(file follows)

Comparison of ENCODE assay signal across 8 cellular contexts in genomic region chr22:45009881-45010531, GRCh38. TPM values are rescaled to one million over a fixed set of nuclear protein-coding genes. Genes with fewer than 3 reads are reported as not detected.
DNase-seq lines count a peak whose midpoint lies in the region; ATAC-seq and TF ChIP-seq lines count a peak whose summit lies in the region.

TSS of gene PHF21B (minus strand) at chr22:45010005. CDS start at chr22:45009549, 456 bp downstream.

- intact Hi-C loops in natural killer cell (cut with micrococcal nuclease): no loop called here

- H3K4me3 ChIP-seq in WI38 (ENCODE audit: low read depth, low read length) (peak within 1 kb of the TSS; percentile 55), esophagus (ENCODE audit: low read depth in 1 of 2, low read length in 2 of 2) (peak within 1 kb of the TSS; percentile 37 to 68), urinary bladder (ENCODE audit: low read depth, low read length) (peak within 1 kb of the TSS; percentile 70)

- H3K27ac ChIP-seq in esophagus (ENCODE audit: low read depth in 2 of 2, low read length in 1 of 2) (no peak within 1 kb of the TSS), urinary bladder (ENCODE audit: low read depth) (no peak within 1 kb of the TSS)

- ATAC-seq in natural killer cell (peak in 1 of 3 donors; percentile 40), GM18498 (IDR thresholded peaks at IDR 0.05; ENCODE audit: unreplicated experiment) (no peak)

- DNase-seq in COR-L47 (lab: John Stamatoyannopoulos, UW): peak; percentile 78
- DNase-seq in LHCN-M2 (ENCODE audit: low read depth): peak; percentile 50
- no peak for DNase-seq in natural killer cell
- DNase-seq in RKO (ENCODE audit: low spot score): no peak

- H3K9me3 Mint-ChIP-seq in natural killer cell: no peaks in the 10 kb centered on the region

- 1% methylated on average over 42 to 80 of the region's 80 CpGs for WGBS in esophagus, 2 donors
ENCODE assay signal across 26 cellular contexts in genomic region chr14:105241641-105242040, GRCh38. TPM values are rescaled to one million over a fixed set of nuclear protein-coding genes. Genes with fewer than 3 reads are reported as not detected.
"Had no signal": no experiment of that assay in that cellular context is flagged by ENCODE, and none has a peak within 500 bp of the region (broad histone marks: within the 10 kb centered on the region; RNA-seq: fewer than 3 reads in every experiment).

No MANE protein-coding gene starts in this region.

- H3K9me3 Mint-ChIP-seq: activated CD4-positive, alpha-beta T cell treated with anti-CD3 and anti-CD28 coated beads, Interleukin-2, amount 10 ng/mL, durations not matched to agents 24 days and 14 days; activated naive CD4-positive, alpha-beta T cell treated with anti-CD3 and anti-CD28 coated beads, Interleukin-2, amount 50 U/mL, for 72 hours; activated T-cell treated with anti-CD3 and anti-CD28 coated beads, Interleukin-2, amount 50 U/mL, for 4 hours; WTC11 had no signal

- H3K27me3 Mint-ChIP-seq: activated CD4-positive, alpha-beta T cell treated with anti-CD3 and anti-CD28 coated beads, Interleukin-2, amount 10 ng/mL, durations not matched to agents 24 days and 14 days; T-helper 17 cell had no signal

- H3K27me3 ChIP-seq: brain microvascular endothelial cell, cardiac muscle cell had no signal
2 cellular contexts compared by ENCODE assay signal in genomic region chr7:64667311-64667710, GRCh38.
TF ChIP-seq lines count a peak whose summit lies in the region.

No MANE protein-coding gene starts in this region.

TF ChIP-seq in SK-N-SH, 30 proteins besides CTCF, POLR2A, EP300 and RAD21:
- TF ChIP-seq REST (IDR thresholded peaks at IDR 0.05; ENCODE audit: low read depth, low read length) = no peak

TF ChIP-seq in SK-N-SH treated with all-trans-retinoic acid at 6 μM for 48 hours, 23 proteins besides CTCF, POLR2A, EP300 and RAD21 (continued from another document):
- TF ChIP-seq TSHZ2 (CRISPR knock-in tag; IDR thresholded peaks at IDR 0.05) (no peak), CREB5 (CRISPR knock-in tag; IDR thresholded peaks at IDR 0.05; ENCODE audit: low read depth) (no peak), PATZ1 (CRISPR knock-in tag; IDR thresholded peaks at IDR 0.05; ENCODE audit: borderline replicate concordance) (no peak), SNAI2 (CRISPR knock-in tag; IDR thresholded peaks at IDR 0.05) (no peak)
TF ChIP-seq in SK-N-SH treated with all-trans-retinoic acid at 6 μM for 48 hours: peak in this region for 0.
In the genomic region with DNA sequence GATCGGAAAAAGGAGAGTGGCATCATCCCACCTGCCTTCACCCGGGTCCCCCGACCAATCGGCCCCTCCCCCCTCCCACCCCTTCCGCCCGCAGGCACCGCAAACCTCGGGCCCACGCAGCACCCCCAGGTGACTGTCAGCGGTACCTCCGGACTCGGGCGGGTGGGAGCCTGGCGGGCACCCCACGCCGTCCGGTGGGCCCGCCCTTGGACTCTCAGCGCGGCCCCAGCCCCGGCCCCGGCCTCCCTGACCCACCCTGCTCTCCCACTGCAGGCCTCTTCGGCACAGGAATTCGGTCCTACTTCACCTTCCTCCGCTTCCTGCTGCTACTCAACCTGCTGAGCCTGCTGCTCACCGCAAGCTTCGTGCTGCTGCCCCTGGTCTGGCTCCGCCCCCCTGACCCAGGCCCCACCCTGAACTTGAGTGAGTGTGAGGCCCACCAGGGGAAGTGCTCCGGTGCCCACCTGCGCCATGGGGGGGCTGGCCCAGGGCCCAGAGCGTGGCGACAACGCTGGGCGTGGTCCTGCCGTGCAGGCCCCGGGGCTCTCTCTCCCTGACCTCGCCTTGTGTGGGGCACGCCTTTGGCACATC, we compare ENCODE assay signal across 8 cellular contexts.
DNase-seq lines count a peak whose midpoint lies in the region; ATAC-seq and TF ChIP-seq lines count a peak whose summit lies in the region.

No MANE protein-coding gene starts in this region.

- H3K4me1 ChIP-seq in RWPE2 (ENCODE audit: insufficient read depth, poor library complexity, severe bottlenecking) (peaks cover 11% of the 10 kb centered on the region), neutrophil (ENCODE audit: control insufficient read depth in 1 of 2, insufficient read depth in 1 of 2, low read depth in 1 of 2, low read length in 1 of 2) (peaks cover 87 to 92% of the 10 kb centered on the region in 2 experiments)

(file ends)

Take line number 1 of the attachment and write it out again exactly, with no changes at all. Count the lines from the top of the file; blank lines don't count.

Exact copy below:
Comparison of ENCODE assay signal across 8 cellular contexts in genomic region chr22:45009881-45010531, GRCh38. TPM values are rescaled to one million over a fixed set of nuclear protein-coding genes. Genes with fewer than 3 reads are reported as not detected.